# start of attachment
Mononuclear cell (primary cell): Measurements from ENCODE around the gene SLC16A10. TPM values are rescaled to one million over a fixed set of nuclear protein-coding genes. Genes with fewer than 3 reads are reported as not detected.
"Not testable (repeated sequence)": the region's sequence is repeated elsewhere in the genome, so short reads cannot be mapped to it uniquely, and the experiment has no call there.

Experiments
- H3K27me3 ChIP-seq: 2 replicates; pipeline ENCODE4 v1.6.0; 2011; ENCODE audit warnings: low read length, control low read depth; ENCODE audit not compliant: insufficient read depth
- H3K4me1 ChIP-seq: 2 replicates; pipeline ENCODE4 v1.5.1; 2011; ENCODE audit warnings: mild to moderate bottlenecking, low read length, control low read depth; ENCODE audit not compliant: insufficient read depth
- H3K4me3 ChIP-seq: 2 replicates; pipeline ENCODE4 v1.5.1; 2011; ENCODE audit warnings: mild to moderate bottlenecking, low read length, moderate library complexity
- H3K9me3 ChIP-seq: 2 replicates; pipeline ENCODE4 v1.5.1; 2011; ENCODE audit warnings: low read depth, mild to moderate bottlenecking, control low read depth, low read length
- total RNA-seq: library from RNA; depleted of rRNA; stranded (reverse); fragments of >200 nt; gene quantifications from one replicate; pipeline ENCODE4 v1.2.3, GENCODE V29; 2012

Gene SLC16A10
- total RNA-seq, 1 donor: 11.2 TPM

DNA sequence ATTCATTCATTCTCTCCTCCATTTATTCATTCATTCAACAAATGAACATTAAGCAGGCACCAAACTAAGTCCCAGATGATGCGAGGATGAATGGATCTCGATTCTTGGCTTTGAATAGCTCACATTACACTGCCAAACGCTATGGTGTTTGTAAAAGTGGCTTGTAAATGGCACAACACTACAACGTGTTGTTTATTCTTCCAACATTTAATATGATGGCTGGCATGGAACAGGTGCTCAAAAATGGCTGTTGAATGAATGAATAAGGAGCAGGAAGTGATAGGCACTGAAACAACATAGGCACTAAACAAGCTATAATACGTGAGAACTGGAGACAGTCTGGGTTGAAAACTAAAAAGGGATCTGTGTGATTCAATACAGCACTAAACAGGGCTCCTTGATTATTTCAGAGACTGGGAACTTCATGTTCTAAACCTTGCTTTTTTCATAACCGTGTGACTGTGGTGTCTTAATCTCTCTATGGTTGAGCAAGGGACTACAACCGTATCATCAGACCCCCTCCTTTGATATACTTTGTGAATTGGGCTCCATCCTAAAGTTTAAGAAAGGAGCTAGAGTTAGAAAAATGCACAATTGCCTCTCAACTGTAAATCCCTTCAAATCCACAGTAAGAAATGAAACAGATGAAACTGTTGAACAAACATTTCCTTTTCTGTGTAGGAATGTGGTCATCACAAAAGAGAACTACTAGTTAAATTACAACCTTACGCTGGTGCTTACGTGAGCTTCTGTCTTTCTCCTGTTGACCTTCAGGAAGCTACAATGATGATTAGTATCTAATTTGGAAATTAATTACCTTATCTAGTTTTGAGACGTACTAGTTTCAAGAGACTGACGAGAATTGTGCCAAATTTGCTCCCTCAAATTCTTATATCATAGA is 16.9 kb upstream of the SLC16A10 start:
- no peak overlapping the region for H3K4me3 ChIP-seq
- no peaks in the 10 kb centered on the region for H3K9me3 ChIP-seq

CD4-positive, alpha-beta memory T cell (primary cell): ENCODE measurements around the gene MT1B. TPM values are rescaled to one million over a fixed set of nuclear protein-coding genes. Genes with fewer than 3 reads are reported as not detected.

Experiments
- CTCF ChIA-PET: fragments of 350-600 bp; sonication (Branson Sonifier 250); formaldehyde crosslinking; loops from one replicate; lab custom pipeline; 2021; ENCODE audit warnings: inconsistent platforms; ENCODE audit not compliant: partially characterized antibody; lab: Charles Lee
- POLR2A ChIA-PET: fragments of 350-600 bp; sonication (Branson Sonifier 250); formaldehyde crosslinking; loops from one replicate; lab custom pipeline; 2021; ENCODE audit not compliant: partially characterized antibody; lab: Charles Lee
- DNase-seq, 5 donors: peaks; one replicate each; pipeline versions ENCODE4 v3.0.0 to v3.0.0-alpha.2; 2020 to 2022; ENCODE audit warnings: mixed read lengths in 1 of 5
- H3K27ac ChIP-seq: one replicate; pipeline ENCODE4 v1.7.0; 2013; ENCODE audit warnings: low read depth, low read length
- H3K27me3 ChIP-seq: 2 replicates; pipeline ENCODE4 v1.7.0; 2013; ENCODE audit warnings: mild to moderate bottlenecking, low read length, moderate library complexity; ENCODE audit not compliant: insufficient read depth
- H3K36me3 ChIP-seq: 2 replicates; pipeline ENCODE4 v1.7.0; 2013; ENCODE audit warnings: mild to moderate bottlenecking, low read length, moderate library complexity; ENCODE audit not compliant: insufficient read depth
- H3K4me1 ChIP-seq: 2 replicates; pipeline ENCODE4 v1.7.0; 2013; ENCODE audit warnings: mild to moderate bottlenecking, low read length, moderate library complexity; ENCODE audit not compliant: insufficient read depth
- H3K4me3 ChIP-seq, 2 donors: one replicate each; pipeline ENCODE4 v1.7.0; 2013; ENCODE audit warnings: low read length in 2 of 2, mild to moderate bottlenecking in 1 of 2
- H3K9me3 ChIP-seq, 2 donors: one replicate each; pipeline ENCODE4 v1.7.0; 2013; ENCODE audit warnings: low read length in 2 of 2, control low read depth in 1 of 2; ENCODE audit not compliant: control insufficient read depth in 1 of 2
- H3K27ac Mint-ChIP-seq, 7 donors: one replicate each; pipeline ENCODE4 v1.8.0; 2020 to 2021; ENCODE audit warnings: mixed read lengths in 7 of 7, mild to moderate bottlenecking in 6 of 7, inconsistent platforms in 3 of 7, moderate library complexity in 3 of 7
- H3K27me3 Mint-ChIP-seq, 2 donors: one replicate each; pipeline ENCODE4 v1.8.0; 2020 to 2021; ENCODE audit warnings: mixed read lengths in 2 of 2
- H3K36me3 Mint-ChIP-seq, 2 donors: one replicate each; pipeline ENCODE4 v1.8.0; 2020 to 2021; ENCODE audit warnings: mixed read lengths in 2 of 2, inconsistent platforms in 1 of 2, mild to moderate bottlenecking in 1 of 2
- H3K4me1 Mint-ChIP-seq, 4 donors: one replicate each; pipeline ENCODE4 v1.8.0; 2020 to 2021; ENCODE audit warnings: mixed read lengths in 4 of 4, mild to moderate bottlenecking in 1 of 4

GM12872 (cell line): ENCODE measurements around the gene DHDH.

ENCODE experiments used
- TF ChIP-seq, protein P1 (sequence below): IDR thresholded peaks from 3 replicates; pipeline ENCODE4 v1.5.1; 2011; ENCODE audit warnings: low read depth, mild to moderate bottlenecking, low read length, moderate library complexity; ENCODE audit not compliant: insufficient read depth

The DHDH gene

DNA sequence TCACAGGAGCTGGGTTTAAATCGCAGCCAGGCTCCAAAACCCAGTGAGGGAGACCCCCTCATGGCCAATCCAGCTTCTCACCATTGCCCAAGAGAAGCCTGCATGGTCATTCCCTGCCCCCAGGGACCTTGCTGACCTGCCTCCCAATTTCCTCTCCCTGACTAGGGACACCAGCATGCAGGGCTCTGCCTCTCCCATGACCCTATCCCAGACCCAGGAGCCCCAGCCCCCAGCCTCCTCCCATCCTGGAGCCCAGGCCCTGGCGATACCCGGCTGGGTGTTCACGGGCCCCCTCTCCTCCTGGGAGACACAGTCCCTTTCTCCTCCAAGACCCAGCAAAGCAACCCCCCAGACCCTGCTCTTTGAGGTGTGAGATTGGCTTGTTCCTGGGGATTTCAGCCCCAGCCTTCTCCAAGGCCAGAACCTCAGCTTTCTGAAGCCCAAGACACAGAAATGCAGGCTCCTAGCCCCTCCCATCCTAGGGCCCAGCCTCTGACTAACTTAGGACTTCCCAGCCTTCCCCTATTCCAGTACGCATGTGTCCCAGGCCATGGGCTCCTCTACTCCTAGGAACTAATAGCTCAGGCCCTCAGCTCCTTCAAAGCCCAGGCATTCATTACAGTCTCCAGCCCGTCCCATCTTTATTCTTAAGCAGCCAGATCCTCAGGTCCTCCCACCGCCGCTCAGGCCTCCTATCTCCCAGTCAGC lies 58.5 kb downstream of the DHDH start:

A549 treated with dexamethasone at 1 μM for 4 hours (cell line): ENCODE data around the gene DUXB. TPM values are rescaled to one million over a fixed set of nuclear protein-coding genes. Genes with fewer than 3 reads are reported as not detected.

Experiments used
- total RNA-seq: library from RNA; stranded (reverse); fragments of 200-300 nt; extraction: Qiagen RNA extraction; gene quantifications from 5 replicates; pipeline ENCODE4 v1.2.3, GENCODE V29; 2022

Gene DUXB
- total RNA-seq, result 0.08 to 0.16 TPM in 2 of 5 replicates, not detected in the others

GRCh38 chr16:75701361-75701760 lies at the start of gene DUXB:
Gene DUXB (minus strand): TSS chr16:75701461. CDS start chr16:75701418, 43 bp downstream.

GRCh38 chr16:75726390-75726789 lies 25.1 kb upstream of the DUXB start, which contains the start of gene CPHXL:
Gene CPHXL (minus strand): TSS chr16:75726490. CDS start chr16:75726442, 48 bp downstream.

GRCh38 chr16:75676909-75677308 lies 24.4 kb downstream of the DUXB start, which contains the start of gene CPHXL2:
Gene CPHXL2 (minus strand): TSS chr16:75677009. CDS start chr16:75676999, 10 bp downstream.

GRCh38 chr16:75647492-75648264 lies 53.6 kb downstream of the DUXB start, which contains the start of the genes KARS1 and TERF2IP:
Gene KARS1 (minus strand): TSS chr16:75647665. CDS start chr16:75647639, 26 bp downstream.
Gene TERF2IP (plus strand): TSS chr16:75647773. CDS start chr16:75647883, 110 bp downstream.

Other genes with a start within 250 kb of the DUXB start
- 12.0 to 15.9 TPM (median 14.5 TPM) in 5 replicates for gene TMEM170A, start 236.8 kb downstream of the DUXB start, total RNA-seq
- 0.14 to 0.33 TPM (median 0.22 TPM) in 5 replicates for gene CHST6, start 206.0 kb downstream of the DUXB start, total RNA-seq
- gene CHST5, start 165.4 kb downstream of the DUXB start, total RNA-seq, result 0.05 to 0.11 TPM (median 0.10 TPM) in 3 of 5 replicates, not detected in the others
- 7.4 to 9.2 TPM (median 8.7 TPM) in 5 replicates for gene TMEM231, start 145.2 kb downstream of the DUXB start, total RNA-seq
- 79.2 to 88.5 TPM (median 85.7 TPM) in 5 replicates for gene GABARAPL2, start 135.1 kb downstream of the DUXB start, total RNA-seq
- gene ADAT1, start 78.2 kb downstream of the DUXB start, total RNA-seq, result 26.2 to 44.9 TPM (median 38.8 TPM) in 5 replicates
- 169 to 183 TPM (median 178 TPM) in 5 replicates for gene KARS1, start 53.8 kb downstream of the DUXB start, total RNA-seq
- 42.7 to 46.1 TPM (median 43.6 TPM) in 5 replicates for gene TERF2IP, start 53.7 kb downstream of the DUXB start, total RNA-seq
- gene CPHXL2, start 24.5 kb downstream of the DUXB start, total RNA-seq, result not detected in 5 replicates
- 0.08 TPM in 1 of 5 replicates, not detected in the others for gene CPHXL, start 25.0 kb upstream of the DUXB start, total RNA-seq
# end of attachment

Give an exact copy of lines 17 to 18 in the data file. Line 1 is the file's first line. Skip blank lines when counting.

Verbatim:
- POLR2A ChIA-PET: fragments of 350-600 bp; sonication (Branson Sonifier 250); formaldehyde crosslinking; loops from one replicate; lab custom pipeline; 2021; ENCODE audit not compliant: partially characterized antibody; lab: Charles Lee
- DNase-seq, 5 donors: peaks; one replicate each; pipeline versions ENCODE4 v3.0.0 to v3.0.0-alpha.2; 2020 to 2022; ENCODE audit warnings: mixed read lengths in 1 of 5